Question: Who do you spend time with? What kind of people are shaping your attitudes, your humor, your perspectives on the world?
I was reminded just this week when Bill Maher interviewed Senator Ben Sasse. Bill Maher mocks everyone and every belief. However, after a time even that is boring and predictable. A reviewer of his show in England said, “Too often, though, Maher’s performance was hectoring and undignified. There is no doubt that comedy can be a powerful political tool – Maher has illustrated the point many times – but this particular rant amounted to little more than mockery masquerading as intellectualism.”
Whether it is Bill Maher on the Left or Anne Coulter on the Right we are to be careful of mockers and those who enjoy hectoring and masquerading as intellectuals. It colors not just our minds but our spirits.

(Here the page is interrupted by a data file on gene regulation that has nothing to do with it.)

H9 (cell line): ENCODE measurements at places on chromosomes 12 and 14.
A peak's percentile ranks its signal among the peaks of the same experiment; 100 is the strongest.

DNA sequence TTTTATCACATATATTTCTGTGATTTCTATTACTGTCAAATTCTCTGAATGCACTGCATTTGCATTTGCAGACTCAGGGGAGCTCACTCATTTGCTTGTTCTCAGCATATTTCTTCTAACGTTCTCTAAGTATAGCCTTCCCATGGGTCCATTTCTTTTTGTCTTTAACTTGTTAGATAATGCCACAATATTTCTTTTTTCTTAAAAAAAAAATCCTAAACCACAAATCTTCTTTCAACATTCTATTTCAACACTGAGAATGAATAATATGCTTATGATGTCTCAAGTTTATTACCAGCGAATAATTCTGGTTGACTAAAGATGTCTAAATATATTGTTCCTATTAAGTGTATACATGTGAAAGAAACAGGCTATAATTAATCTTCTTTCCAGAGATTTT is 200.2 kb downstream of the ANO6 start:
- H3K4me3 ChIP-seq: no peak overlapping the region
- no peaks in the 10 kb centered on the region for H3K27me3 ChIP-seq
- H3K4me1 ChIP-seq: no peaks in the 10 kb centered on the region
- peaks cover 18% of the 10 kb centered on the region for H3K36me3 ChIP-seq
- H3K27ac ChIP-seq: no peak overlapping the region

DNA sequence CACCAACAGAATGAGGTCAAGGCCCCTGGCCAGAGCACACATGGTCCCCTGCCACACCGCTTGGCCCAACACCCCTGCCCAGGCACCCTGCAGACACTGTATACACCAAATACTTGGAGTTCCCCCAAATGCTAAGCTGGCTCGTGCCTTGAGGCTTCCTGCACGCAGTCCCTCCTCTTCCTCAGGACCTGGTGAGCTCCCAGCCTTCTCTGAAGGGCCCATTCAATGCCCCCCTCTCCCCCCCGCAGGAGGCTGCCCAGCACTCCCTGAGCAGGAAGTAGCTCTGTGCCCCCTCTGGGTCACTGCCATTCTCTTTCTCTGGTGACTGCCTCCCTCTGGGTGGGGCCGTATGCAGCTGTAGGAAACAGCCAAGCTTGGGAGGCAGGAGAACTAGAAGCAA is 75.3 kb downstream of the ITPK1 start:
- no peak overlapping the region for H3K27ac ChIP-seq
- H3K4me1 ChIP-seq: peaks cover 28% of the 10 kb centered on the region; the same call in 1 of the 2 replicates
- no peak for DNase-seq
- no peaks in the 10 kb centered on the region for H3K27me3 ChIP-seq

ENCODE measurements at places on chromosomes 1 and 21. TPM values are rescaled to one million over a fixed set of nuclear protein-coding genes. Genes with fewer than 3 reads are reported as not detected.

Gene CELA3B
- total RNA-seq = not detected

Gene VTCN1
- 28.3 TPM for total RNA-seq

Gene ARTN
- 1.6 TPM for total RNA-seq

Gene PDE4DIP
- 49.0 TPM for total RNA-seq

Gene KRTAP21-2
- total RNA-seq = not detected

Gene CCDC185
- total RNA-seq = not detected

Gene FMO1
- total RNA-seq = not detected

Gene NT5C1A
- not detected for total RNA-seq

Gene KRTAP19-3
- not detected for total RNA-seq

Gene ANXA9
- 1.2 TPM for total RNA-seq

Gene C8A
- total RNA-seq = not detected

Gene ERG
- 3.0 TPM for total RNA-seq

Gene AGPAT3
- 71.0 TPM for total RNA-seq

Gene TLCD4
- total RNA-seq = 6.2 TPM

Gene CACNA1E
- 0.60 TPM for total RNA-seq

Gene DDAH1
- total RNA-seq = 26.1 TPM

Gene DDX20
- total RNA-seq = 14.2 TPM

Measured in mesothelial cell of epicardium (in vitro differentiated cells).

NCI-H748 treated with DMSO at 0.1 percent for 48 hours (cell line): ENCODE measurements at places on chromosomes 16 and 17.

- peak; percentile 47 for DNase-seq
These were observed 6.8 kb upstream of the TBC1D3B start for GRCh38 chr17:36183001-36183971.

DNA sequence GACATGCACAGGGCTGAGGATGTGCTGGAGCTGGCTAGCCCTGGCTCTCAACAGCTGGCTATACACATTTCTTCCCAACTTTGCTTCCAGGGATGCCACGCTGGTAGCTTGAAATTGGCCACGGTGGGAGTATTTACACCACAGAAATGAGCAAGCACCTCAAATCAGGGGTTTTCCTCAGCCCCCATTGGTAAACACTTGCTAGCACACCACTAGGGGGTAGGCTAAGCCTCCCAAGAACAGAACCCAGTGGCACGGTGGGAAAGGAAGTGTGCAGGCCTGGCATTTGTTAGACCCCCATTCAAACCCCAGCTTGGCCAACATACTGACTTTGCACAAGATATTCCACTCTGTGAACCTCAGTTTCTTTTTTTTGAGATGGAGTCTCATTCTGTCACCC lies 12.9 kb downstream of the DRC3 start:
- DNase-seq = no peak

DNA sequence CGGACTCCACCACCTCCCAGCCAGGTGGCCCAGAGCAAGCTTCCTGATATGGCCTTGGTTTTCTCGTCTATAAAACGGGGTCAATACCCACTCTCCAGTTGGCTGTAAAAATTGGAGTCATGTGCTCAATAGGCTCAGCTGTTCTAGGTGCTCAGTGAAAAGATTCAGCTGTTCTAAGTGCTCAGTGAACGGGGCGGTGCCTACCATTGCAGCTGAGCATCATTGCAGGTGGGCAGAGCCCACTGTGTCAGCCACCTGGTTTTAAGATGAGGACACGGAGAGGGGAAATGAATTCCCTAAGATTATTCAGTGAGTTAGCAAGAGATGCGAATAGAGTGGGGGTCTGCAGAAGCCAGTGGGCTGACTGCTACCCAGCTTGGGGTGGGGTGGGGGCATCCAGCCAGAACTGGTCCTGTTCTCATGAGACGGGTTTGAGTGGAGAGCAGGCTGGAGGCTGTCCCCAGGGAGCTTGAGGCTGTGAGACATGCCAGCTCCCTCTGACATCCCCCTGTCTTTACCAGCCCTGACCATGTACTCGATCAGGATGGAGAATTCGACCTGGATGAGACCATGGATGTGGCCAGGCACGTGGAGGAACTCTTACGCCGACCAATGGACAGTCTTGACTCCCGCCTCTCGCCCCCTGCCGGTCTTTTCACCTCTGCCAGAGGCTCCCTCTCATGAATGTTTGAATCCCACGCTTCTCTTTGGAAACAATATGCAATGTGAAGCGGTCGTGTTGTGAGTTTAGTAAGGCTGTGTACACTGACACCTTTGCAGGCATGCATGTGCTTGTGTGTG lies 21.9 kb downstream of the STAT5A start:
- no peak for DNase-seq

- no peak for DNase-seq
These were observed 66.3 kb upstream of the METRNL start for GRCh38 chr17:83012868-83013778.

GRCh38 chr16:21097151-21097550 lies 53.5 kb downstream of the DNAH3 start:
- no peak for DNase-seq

The power of association is overwhelming. You will be shaped by the people you choose to be with or you fall in with. It’s far better to be intentional. It’s not social climbing. It is character building. I look around my office and I see pictures of me with older men like Peter Drucker, David Hubbard, Max DePree, Lyle Schaller, Dr. Ben Fisch and I realize how much they shaped me and challenged me to live up to their own standards for their lives.
What intentional associations do you have? Are you finding people more competent than you? Who are the wisdom figures in your life? What people in your life have learned from their travel and experiences? Who are the life long learners and the people who will stretch you – not just affirm or coddle you?